Another thread that runs through the book is the history of trains and how they built America. One of the formatting tools that holds the work together is the use of prose poems, which all take place on a train. The words that run around the poem (which for technical reasons couldn’t be included in this excerpt) are my mother’s. She began writing poetry when she was 11 and wrote until the last day of her life. Having her words, her art, to read when grieving is still one of the greatest gifts she gave. Her words run through the book, along the edges, echoing and guiding as the pages turn. It was one of the last additions made and it is, in my opinion, the most important element in the entire manuscript.
I lost my mother when I was sixteen and I’ll be 40 later this year. That’s a lot of years to grieve and ask the question: How does one move forward in life? Not in the material sense, or social standing, but within the experience of being human. How do we not become stuck in old thought patterns and habits? What allows us to move through the difficult times and be in a state of well-being, even Joy, during all the rest? Everybody, if we are blessed, will experience loss and grief. But how we choose to use those circumstances is what creates who we are in our core.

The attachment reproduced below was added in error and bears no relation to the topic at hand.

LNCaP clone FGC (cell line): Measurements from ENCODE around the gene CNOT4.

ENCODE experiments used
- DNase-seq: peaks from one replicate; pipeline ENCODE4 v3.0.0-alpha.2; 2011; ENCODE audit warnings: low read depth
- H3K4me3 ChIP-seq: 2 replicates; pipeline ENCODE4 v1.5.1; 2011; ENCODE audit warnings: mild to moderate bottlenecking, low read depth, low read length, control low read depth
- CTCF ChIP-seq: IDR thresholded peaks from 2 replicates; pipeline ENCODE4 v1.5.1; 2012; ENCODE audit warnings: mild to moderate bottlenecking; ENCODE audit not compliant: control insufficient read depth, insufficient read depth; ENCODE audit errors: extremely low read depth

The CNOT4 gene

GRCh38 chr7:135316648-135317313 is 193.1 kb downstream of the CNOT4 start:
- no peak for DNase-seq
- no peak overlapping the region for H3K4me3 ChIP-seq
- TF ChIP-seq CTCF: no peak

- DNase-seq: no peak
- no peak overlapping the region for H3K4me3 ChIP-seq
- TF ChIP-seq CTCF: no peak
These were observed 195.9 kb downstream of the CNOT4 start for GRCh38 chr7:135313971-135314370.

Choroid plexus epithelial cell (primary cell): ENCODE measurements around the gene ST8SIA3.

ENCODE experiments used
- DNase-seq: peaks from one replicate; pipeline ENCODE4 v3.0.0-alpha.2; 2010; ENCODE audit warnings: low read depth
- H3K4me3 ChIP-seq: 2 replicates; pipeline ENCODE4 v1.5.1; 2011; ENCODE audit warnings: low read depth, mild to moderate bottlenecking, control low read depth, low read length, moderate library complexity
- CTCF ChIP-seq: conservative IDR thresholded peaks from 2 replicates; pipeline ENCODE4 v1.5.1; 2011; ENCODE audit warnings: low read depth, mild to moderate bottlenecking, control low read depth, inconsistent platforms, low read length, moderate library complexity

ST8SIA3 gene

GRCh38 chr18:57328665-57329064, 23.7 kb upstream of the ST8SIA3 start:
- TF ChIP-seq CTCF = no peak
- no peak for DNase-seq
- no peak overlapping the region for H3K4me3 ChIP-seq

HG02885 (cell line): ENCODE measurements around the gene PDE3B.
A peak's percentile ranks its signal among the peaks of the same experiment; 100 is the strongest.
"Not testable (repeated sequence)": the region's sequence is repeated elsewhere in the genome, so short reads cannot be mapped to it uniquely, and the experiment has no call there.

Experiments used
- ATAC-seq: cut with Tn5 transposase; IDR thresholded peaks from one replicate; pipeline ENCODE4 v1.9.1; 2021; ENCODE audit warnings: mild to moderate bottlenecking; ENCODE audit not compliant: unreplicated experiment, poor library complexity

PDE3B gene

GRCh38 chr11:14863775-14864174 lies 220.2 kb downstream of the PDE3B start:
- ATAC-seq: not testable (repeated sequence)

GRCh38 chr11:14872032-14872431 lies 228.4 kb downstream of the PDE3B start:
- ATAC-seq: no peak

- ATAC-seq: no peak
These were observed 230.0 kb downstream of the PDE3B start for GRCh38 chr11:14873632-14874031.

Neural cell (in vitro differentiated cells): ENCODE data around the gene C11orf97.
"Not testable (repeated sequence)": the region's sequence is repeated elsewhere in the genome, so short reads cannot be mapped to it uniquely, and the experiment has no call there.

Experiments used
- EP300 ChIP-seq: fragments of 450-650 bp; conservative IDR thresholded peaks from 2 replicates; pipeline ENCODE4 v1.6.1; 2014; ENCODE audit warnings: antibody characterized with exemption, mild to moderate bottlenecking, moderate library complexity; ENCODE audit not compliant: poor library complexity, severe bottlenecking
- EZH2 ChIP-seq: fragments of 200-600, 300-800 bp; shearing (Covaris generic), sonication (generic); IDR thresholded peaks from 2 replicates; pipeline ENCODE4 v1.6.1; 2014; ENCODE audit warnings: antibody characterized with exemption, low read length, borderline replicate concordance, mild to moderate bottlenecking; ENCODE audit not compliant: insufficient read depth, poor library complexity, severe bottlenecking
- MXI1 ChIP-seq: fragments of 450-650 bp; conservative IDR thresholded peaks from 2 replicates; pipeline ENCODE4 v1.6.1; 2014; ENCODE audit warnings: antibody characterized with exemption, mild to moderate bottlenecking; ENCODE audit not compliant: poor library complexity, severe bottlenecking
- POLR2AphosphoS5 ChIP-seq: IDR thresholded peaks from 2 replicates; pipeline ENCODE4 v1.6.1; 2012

From the book:
“After the death of his son, Ralph Waldo Emerson refers to it as courting suffering. He writes, there are moods in which we court suffering, in the hope that here, at least, we shall find reality, sharp peaks and edges of truth. By feeling we find truth. By feeling we know in this moment we exist. To be alive and not feel is contradictory to the very essence of living. The preposition of a, as in alive, is a reduced form of the Old English preposition on, meaning in, into, or toward. In life. Into life. Toward life. To be alive doesn’t require constantly being on, but rather moving towards an existence. It’s messy. Feeling truth—feeling emotions we don’t want to feel. That’s vulnerability. Feeling unsafe inside ourselves, moving into what we don’t know, places we haven’t been. Guided only by the simple desire to be clean.”
Tell us about creating this book: any research and travel you might have done, any other influences on which you drew?